Hanukkah is also referred to as the Feast of Dedication or the Feast of Lights. Hanukkah is celebrated on the 25th of Kislev. We know from John 10: 22-23 that Yeshua also celebrated the Feast of Dedication.
Hanukkah commemorates a time when Jews were under a Syrian king, Antiochus, who had erected an altar to Zeus. Mattathias, a Jewish priest, refused to acknowledge the preeminence of this false god. Eventually, it resulted in the revolt of the Maccabees. Mattathias and his five sons took to the hills and engaged in guerilla warfare against the Syrians. A year later in 167 B.C., Mattathias relinquished the revolt's leadership to' his son Judah, nicknamed "the hammer." Judah, the Maccabee, was a brilliant tactician and a master of the surprise attack. After much fasting, prayer and heroism, the Maccabees prevailed and the Syrians fled.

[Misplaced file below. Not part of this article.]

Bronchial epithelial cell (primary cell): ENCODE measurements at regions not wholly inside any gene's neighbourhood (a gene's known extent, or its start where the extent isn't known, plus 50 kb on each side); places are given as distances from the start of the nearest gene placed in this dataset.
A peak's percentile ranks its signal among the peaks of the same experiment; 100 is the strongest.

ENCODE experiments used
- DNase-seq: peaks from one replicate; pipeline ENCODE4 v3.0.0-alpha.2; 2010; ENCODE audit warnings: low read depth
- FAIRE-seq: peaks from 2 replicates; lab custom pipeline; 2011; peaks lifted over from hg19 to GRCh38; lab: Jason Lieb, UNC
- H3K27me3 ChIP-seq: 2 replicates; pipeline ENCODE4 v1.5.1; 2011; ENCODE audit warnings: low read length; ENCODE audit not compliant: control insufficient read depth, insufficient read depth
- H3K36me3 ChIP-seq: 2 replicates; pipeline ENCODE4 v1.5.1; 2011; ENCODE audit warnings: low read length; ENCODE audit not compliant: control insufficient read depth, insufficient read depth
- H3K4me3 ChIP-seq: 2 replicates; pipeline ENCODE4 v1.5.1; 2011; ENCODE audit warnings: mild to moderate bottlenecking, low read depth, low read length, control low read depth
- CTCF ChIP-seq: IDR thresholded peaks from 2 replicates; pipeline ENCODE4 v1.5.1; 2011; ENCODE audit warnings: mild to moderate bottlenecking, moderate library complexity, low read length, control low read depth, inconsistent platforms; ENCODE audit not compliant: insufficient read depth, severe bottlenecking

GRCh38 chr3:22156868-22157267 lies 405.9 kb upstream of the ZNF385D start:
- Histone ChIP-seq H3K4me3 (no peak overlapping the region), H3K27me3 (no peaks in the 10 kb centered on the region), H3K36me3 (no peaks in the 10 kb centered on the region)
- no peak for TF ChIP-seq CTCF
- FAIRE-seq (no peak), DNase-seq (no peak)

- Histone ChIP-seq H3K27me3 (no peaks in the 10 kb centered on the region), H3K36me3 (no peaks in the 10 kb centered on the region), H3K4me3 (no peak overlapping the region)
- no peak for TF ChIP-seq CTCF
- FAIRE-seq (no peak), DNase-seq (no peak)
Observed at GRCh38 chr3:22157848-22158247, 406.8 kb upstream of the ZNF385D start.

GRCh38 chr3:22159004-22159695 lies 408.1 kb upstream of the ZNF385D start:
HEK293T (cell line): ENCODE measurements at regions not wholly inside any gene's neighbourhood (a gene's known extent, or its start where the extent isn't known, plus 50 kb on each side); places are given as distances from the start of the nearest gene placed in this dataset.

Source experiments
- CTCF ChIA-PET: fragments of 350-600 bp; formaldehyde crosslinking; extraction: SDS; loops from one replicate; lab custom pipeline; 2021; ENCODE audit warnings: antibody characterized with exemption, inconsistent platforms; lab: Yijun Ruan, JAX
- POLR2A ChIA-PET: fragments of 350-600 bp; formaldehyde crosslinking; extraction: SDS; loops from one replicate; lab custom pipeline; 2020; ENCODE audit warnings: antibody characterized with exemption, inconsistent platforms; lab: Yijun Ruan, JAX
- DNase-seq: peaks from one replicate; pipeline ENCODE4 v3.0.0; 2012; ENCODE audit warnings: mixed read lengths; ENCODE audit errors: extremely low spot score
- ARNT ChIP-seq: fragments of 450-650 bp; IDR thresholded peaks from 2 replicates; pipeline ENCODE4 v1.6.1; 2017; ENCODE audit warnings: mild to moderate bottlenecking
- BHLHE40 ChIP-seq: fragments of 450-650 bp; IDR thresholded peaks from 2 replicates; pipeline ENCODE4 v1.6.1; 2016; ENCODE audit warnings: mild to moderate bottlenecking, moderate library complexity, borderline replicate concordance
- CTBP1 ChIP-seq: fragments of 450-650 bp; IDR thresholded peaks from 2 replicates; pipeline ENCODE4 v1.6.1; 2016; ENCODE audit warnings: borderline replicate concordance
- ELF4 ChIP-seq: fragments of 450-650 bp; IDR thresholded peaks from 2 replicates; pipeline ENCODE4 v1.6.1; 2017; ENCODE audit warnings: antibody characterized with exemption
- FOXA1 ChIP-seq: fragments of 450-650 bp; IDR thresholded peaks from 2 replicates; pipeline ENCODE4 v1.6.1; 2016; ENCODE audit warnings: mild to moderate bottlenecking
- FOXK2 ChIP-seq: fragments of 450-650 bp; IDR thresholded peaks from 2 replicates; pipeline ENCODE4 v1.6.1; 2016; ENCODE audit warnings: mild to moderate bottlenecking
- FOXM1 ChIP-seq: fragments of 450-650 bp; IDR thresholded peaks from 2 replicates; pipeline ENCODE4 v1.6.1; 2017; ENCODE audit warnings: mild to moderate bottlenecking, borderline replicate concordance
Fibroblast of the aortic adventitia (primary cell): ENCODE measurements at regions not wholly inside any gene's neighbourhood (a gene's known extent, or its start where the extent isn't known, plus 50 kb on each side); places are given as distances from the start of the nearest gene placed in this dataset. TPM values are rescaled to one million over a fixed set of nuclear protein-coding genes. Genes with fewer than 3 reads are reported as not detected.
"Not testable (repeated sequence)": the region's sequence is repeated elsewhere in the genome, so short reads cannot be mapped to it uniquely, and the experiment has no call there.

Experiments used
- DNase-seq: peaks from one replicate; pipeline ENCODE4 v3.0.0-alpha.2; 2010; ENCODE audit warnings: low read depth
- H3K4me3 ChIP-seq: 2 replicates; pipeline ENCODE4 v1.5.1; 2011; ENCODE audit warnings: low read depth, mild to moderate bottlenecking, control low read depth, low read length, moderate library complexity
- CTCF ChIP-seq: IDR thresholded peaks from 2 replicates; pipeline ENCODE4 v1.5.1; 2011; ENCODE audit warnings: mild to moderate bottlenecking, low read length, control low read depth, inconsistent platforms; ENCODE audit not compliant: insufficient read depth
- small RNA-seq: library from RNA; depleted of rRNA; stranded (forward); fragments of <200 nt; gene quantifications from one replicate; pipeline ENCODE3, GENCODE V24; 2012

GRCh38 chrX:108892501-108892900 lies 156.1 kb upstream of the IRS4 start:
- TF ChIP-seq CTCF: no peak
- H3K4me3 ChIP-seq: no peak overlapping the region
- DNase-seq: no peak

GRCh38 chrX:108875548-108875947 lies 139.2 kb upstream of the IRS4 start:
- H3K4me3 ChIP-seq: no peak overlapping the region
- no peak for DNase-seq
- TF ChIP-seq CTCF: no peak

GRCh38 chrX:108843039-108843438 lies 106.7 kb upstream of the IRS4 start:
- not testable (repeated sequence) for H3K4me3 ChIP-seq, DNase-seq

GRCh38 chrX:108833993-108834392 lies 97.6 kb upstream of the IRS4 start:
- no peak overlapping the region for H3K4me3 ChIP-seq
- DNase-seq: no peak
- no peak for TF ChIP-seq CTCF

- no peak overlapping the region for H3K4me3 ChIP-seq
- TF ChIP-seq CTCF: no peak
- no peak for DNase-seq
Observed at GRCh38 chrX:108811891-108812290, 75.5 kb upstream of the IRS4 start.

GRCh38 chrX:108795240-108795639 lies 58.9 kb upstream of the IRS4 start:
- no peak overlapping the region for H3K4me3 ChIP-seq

The Temple was rededicated on the twenty-fifth day of Kislev (December) in 165 B.C. In order to light the Temple, a search was made for consecrated oil. A rabbinical commentary known as the Talmud noted that there was only enough oil for a day; yet, it lasted eight days.
The celebration is a time of praise and thanksgiving to God. It is a traditional observance rather than those mandated by God in the book of Leviticus chapter 23. Some of the traditions associated with Hanukkah are latkes (potato pancakes), gifts and games for children using dreidels (tops), and the lighting of the Menorah.